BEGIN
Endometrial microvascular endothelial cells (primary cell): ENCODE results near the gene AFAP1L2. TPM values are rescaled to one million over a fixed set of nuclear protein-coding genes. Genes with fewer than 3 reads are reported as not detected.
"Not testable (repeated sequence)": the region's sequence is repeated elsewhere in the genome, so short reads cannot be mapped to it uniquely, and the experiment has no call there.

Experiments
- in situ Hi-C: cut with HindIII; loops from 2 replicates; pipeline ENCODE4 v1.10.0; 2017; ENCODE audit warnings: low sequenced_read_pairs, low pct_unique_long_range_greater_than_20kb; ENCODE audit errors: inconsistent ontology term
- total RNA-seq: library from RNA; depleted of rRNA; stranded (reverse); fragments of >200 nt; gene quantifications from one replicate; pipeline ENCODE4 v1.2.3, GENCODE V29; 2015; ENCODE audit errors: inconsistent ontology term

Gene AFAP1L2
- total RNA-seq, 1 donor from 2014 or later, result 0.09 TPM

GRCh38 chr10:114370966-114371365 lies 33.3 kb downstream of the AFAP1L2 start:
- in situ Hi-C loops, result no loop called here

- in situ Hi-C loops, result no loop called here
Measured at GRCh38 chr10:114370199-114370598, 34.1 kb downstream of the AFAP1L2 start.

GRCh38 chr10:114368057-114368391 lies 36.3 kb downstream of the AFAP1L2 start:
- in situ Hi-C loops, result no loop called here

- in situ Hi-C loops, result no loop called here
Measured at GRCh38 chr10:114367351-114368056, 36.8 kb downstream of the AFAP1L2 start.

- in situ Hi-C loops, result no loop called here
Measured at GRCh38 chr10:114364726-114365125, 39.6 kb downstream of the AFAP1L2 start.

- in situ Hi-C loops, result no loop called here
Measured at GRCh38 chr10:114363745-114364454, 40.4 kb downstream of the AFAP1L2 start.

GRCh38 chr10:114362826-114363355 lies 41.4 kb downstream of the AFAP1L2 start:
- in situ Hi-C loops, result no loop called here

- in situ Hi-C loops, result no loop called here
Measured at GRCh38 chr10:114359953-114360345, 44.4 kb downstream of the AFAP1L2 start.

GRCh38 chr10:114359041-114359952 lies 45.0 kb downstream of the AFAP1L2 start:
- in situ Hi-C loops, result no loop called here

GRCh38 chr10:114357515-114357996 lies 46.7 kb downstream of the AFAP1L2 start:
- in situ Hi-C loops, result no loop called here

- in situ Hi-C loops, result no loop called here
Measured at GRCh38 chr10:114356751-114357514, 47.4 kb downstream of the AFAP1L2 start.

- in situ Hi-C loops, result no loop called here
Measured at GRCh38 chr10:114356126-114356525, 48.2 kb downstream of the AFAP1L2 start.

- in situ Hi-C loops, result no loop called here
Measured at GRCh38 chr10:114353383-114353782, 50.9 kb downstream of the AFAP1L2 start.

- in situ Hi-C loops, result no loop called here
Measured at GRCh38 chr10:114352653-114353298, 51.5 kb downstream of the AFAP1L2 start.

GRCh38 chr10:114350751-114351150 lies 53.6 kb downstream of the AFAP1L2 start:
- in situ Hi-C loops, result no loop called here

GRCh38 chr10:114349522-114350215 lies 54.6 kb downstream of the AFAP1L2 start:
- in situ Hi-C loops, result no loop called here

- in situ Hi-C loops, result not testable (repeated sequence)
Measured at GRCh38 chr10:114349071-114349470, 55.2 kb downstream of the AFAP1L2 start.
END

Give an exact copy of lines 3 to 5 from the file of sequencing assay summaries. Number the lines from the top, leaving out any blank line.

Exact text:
Experiments
- in situ Hi-C: cut with HindIII; loops from 2 replicates; pipeline ENCODE4 v1.10.0; 2017; ENCODE audit warnings: low sequenced_read_pairs, low pct_unique_long_range_greater_than_20kb; ENCODE audit errors: inconsistent ontology term
- total RNA-seq: library from RNA; depleted of rRNA; stranded (reverse); fragments of >200 nt; gene quantifications from one replicate; pipeline ENCODE4 v1.2.3, GENCODE V29; 2015; ENCODE audit errors: inconsistent ontology term